Pages Feature: “I’m Thinking of Ending Things” by Iain Reid + Thoughts on the Netflix Adaptation

“Sometimes a thought is closer to truth, to reality, than an action. You can say anything, you can do anything, but you can’t fake a thought.”

Iain Reid, I’m Thinking of Ending Things
You will be scared. But you won’t know why…
I’m thinking of ending things. Once this thought arrives, it stays. It sticks. It lingers. It’s always there. Always.
Jake once said, “Sometimes a thought is closer to truth, to reality, than an action. You can say anything, you can do anything, but you can’t fake a thought.”
And here’s what I’m thinking: I don’t want to be here.
In this deeply suspenseful and irresistibly unnerving debut novel, a man and his girlfriend are on their way to a secluded farm. When the two take an unexpected detour, she is left stranded in a deserted high school, wondering if there is any escape at all. What follows is a twisted unraveling that will haunt you long after the last page is turned.

A few months ago, I randomly started reading “I’m Thinking of Ending Things” by Iain Reid and found myself unable to put it down. This book kept appearing on my Goodreads feed and bookstagram—perhaps because of the upcoming Netflix film that I will also talk about later on in this post.

First off, this unique book is one of those reads that I wouldn’t recommend to just anyone. It is weird and creepy and I absolutely loved it, but I know some readers find it just a bit too weird, and even my husband was dissatisfied with the ending. No matter what your final verdict is, I believe it’s still something worth reading if only for the experience. It reminds me of Haruki Murakami conversations, combined with Koji Suzuki horror. I won’t say anything more about the plot. It’s really better to read this with as little info as possible. As far as this book is concerned, don’t overthink and just enjoy the ride. ⁣

I highly recommend this if you like fever dreams, psychological horror, and if you’re looking not for the what but the HOW. It could be pretty obvious what the “big reveal” will be, but it’s just so gripping and atmospheric. I loved it until the very end. I was creeped out, then scared, and then very, very sad. I love books that can take me on an emotional roller coaster. ⁣


When I found out that the adaptation is written and directed by Charlie Kaufman (writer of Adaptation and Eternal Sunshine of the Spotless Mind), needless to say I was super thrilled and the possibility that I wouldn’t like it didn’t even cross my mind.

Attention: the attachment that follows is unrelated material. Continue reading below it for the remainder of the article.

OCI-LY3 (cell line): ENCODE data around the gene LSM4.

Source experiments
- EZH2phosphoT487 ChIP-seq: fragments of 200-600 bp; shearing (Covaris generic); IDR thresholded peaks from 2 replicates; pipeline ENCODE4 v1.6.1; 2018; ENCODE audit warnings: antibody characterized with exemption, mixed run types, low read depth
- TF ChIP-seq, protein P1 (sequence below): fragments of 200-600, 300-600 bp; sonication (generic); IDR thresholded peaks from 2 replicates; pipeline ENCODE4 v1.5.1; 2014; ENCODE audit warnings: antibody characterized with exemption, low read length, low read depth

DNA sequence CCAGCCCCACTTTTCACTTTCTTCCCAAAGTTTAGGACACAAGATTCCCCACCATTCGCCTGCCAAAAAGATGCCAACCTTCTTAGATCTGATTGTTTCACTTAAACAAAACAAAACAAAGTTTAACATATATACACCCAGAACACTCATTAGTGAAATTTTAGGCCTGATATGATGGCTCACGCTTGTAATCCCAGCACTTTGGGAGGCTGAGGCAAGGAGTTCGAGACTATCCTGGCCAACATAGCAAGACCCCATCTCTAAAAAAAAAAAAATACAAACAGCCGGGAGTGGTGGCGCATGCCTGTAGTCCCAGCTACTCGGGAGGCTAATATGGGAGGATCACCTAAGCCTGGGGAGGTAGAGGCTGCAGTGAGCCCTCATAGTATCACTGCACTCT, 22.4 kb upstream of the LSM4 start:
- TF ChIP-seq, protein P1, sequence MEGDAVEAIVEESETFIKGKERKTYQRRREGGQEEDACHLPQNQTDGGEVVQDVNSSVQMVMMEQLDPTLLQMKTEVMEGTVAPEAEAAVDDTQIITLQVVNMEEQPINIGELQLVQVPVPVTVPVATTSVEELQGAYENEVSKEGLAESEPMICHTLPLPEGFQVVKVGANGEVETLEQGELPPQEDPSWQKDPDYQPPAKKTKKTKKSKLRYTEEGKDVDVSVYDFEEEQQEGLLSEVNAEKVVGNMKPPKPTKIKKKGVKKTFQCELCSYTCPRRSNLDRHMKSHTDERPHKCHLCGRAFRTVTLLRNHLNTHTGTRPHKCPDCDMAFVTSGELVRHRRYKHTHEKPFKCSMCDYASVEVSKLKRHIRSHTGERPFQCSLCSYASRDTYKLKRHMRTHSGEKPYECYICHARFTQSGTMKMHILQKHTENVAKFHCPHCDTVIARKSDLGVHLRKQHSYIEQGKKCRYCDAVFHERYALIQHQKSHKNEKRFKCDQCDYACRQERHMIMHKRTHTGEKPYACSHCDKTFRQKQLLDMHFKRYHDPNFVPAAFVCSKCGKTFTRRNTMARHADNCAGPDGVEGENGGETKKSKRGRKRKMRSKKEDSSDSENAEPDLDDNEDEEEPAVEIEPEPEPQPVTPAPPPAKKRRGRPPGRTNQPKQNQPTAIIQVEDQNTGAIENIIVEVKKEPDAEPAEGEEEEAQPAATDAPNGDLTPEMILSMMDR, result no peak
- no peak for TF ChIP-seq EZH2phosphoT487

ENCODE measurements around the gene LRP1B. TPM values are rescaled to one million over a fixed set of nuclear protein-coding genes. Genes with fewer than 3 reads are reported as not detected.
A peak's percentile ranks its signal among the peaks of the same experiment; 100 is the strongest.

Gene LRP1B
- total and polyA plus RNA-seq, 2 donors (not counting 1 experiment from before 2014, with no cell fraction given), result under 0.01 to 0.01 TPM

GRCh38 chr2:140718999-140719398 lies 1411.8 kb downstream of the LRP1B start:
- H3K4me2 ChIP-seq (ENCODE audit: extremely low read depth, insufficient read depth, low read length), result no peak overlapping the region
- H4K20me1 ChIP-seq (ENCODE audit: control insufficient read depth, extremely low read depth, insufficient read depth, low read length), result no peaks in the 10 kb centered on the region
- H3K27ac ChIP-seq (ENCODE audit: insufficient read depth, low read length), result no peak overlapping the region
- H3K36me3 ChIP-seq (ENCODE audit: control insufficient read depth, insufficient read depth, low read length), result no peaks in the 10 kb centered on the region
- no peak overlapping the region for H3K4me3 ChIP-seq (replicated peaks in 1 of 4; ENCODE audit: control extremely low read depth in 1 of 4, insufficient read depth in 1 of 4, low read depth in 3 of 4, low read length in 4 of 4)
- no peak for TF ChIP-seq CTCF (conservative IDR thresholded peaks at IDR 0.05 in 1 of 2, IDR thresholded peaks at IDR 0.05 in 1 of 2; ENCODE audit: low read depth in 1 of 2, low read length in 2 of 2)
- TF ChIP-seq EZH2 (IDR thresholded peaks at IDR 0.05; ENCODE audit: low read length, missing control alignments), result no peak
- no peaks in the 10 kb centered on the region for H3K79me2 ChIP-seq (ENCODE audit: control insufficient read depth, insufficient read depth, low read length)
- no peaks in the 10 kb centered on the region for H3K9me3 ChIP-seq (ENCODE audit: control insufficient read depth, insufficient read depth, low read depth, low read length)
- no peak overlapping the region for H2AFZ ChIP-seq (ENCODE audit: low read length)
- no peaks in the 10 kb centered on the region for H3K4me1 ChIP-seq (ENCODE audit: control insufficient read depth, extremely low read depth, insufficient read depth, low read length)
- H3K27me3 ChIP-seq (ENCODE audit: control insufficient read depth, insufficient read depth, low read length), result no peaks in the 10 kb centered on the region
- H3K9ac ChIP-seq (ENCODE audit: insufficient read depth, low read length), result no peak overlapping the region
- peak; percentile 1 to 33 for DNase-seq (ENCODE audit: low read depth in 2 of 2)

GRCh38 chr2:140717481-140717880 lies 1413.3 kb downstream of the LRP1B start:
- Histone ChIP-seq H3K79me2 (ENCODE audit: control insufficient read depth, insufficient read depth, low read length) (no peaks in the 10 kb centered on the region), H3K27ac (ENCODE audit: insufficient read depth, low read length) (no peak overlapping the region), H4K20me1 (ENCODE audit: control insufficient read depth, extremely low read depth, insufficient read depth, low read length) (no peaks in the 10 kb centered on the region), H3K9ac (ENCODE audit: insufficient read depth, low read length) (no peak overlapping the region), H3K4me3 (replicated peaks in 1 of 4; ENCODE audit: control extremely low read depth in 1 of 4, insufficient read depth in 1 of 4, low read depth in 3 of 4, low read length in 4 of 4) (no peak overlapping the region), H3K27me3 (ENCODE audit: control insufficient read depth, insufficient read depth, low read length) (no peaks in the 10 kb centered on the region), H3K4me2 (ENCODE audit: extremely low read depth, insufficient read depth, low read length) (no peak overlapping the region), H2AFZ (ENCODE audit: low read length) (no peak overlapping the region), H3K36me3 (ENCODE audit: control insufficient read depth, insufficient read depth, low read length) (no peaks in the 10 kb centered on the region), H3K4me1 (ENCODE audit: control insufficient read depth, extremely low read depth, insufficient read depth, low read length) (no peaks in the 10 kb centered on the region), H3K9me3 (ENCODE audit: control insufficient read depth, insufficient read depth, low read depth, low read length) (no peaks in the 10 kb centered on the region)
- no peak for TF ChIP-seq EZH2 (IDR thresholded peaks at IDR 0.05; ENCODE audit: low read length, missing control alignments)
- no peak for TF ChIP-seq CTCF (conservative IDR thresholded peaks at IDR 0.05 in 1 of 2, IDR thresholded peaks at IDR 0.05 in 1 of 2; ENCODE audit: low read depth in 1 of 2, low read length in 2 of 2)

Sadly, here we are in today’s episode of Another Disappointing Book Adaptation 💔

A lot of the unforgettable scenes for me (bathroom scene, pig story, school janitor scene, etc.) were not there, not to mention the CONVERSATIONS. The film is also very talky, and I appreciate how Kaufman owned the script. I just felt it became more highfalutin than the original was. The novel is so well-written that it manages to be profound without being pretentious.

I loved the way it explored identity, humanity, and our concept of reality.

So of course I was looking forward to this same level of merit, especially since the visuals from the film’s promo materials had stunning aesthetics and features a truly stellar cast.

The film was mainly successful in creating uncomfortable and creepy vibes but it lacked the horror and the shock factor. It was also too confusing and lacked structure so that some of the insightful content was lost. There was just so much potential from the book wasted. I feel almost sorry that I won’t be able to watch this film without comparing it to the book. Or maybe my expectations were set too high because I loved Eternal Sunshine. It’s probably a bit of both.

I can only imagine how baffling the film would be to anyone watching it without prior knowledge of the book. I will not attempt to explain the story or its ending here because I cannot do justice to the experience of reading the book, and the film might have wanted to communicate an entirely different concept anyway from what I’ve seen. Honestly at this point I’m not exactly sure as to what that might be, nor am I interested to find out. I’d rather file this one under Uninspiring Artsy Art Films and forget about the disappointment. Instead of the emotional roller coaster, it became a meandering cold walk in a sleepy street.




I apologize if I sound like I am discouraging you from watching the film. Please do watch it and I sincerely hope you enjoy it more than I did. This just wasn’t for me. Hopefully it will be loved by the general audience and that people will be intrigued enough to read its source material.


Have you seen the film, or read the book? Let me know your thoughts in the comments!


“Something that disorients, that unsettles what’s taken for granted, something that disturbs and disrupts reality—that’s scary.”

Iain Reid, I’m Thinking of Ending Things





12 thoughts on “Pages Feature: “I’m Thinking of Ending Things” by Iain Reid + Thoughts on the Netflix Adaptation

  1. Perfect timing haha because a friend just recommended the movie, but I still haven’t read the book. I guess I’ll lower my expectation if I go in to it. Thank you for this review! ❤️

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  2. Very intriguing. The quotes you shared are really good. Sorry to hear about the adaptation. Most books to screen are like that, no? I have a friend who never watches anything he has read because it will never be as good as the one he imagined.

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  3. Ahhh!! I can TOTALLY understand your frustration with the adaptation, hon! But….your thoughts on the book – WOW!!!! I am…just…IO really really need to read this book – RIGHT FUCKING NOW!!! ❤ ❤ ❤ ❤

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